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I'd like to use Kitty, but I have a lot of settings for Putty already set up. I read that there is no way to "export settings" with Putty since they are made with registry entries, and there is probably no way to "import" these settings into Kitty either. Does anyone know of a utility that allows you to do this somehow?

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I've installed KiTTy and all my settings from PuTTy are in there. Maybe it is a version mismatch? – XSlicer Apr 9 '12 at 16:59
Do you happen to be using a portable version of either that didn't install their settings to the registry? – uSlackr Apr 9 '12 at 17:04

4 Answers 4

up vote 15 down vote accepted

To copy PuTTY reg to KiTTY reg, start any KiTTY session, then press CTRL+F8 and enter


To copy KiTTY settings from registry mode, to portable mode use the command-line and run

kitty.exe -convert-dir


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That's an awesome hint. – Mateng Sep 3 '12 at 9:02
This description seems unclear to me. At least I did not get it working. Can you explain in more detail, please? – kriegaex Apr 19 '13 at 13:13
Ctrl+F8 has no effect for me. What it is supposed to do? – Pavel Vlasov Jul 18 at 11:52

Cyd's answer seems to apply to Kitty Classic (not Portable).

I have been unable to get PuTTY settings directly into KittyPortable. The problem is that, being portable, KittyPortable does not even LOOK at the C drive, so it can't read the PuTTY keys in the Windows registry.

I was able to accomplish it indirectly by installing Kitty Classic, which automagically picked up PuTTY's registry keys, and then running

KittyPortable.exe -convert-dir


If you do NOT have administrative rights on your PC, continue reading. Otherwise, skip down.

This approach will not work if you don't have sufficient privileges to install Kitty Classic. Many people do not have admin rights on their PC at work, but this is where you might want to use KittyPortable.

So you need to convert your PuTTY settings to Kitty on a machine you have admin rights on, such as your home machine. But maybe your home machine doesn't have the PuTTY config settings that you use at work.

So you would need to export your PuTTY registry keys at work and import them on your home PC.

Run regedit, select


and do File/Export (make sure the radio button for "selected branch" is selected). Then go to a PC on which you have admin rights (your home PC, maybe), install PuTTY, double-click the exported registry file that you exported earlier (this imports all the PuTTY sessions), and then...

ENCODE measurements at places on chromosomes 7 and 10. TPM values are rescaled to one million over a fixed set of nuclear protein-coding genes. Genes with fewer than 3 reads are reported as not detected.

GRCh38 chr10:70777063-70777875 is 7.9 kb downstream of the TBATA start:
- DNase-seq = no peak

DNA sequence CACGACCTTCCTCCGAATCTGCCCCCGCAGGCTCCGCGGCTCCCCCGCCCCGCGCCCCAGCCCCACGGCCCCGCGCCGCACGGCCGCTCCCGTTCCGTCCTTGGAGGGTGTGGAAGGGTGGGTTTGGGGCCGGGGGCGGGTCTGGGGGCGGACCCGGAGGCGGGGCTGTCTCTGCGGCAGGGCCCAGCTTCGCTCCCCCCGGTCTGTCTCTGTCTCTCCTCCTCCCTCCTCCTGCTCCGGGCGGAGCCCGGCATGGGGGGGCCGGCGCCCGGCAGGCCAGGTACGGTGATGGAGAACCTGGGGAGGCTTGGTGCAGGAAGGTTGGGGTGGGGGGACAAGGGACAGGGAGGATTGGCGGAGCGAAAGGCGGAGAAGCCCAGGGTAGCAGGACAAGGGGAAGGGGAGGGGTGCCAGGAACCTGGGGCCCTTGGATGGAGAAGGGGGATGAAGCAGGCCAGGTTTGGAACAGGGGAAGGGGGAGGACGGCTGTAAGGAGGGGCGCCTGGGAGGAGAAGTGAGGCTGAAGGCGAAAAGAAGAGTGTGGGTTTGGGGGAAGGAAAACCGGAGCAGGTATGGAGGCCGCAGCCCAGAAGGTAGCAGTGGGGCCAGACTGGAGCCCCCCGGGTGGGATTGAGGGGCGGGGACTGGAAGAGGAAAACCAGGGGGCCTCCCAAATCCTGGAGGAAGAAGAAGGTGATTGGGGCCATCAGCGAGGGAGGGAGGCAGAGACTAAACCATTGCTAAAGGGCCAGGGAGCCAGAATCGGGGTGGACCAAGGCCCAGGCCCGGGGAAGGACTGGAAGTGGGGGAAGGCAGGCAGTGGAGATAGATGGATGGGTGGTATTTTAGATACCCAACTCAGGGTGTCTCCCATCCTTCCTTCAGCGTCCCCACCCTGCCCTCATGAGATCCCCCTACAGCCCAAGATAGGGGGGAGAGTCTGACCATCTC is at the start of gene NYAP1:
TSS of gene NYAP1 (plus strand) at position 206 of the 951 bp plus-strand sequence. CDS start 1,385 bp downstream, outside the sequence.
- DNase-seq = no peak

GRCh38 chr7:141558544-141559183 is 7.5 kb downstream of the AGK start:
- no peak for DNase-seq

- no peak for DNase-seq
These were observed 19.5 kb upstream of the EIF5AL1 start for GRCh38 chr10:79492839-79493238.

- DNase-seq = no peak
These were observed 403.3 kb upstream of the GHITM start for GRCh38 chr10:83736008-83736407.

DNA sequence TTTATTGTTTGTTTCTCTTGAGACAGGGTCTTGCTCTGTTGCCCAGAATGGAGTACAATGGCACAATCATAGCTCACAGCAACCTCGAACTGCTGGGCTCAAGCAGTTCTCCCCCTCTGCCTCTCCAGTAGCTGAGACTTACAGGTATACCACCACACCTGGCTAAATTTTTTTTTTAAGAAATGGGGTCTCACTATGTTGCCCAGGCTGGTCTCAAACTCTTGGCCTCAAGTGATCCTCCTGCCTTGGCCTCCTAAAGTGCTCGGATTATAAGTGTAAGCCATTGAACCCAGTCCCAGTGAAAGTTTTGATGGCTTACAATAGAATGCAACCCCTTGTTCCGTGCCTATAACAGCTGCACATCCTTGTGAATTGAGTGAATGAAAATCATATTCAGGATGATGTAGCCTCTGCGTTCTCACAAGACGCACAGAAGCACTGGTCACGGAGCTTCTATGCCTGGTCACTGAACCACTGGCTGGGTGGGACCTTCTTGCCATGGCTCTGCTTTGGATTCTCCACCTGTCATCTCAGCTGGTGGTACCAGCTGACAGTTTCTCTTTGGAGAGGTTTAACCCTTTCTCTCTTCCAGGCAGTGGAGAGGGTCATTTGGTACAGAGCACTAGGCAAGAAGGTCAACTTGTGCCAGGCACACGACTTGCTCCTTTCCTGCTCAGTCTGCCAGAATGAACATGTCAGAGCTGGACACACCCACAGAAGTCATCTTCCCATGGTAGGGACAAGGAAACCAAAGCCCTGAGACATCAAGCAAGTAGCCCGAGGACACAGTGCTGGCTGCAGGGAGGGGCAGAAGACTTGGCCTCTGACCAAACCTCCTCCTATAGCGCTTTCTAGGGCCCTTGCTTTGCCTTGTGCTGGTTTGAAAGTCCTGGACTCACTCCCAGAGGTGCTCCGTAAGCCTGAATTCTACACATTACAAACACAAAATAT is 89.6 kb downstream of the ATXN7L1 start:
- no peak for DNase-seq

• Create a folder somewhere called kitty_portable (preferably not on the C drive).
  • Download both the Windows Classic and Windows Portable versions of Kitty from and put them in your kitty_portable folder.
  • Launch kitty.exe. It will pull in all of your PuTTY config settings. Close kitty.exe.
  • Go to a DOS shell, cd to the kitty_portable directory, and type:
    KittyPortable.exe -convert-dir
  • Delete kitty.exe (you won't ever need it again)

Running KittyPortable.exe with the -convert-dir param will create several folders in your kitty_portable folder, including all of your PuTTY settings (which are now stored in plain textfiles instead of using the registry, like PuTTY does. This folder is 100% portable and does not even access the C drive.


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Is there anyway to edit all the session passwords in bulk? I tried manually via notepad++ but it doesn't work out because those passwords need to be encrypted. – Mugen Jun 2 at 11:43

You can export Putty's registry settings using the Windows registry editor. This produces a text file which you can edit with your favourite text editor (Notpad, Notepad++, gVim, etc).

As Kitty is a fork of Putty, I expect that Kitty's settings are in an almost identical structure but perhaps just need one part of the registry path changing. You can probably find this quite easily using the registry editor.

After editing the text file to suit Kitty, importing the registry file (normally a matter of double-clicking the .reg filename in Windows explorer) ought to work.

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I also found that some versions of kitty don't show sessions stored in registry if kitty.exe is copied to putty's program foder.

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